As a journalist, one the first things I look for when creating a news item for one of our clients is the ‘human interest’ angle.
By this I mean: how can I bring their story to life so that it resonates with an average member of the public? And more often than not this means finding the person at its centre and making the story about them.
You’ve invented a new medicine? Fabulous. Let’s find someone who is in desperate need of your miracle cure.
Your charity is helping millions? Find me just one of these people who can explain exactly how life-changing your work has been.
Your school is celebrating record A level results? I want to talk to a high flyer – especially if he or she has overcome the odds to succeed.
The bottom line is that people are fascinated by stories about people - whether heartbreaking or heartwarming. And they simply do not share the same interest for policies, initiatives or protocols.
Enter Alec Newland.
We were gifted the most wonderful opportunity recently to connect with one individual behind a plan to build a full-size reconstruction of the Sutton Hoo Anglo-Saxon ship.
The scheme is rather exciting in its own right – hundreds of volunteers will spend the next two years using traditional building methods from the 7th century to create the 90ft vessel thanks to a £1 million crowdfunding campaign Make Ship Happen.
But Alec – who is one of these volunteers - is a ‘human interest’ angle we unearthed which has really helped make the project stand out.
It happened by chance. One of the team at the Longshed, where the ship is being built, pointed out this strangely-dressed young man wielding an axe in the workshop.
“He’s been working with us for a while,” they said. “Fascinating guy. He’s decided to live his life like an Anglo-Saxon.”
And with that, they had me hooked.
This is the power of any human interest story – you want to know more.
So, Chelsea and I ventured to a campsite in Waldringfield where 21-year-old Alec had slung a blanket over a tree and had made himself a nest of leaves and sheepskin to sleep in.
We bombarded him with questions – what did he eat? What did he wear? How did he travel? How did he wash?
He gave us a tour of his home, showed us his trousers which he had stitched himself and took us on a forage for mushrooms and berries (none of which looked very appetising).
We even helped him empty the earwigs out of his boots.
What materialised was a story about a young man with no smartphone, who doesn’t wear jeans or trainers, go clubbing, watch TV or play on a games console. A chap who has never eaten a microwave meal, doesn’t use a washing machine, tumble dryer, dishwasher, kettle, toaster or electric shower and won’t drive a car or even cycle a bike because: “It’s just not historically accurate”.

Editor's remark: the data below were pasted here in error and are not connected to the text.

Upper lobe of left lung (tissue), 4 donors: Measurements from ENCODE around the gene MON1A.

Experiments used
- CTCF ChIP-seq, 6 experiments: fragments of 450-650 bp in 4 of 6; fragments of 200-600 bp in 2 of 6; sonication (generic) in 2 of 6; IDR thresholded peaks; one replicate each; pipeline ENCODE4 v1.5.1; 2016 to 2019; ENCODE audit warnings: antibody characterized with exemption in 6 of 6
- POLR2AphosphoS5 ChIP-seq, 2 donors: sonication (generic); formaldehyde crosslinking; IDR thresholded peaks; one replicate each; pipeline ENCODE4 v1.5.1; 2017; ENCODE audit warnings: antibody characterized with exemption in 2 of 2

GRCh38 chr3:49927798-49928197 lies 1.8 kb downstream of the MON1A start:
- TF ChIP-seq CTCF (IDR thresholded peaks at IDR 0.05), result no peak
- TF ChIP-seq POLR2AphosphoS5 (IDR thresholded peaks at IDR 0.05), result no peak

What Alec did for the Sutton Hoo Ship’s Company was provide a face for their story – a way to engage and connect with people who might not grasp what is involved in reconstructing a historical ship and who, let’s face it, might not have really cared.
Alec gave them a reason to care – because he did.
“This is the biggest and first large-scale naval experimental archaeology project in England,” he said.
“The modern way of living is always about how to make life easy and comfortable. Back in 625 AD people had to make do with what they had and yet despite not having the technology we have now, they created incredible things – beautiful jewellery, an ornate helmet, an enormous ship.”
Alec also used his five minutes of fame to ask people to donate to the project – a small call to action which appeared right at the bottom of the story.
You might well ask therefore, why would you go to the extra effort of producing a 1500-word soft feature, missing the chance for a hard sell?
Well, we happen to know that the feature on Alec had thousands of hits on the EADT website (thanks to an insider tip off) while a news story on the ship build itself didn’t reach half that audience.
We also know that after the story went out there was a flurry of activity on our client’s social media channels.
That’s all because human interest stories connect and resonate and are thought-provoking in a way that no other content can be.
So, if you are wanting to send a story to the media in future – always think about who is at its heart.
And, whether you are overcoming adversity, raising awareness, educating others, celebrating exceptional human achievement, marking acts of bravery, unsung heroes, victims or simply indulging in a funny story – make sure the focus is always on the person and their experience.
If you need some help – give us a call.
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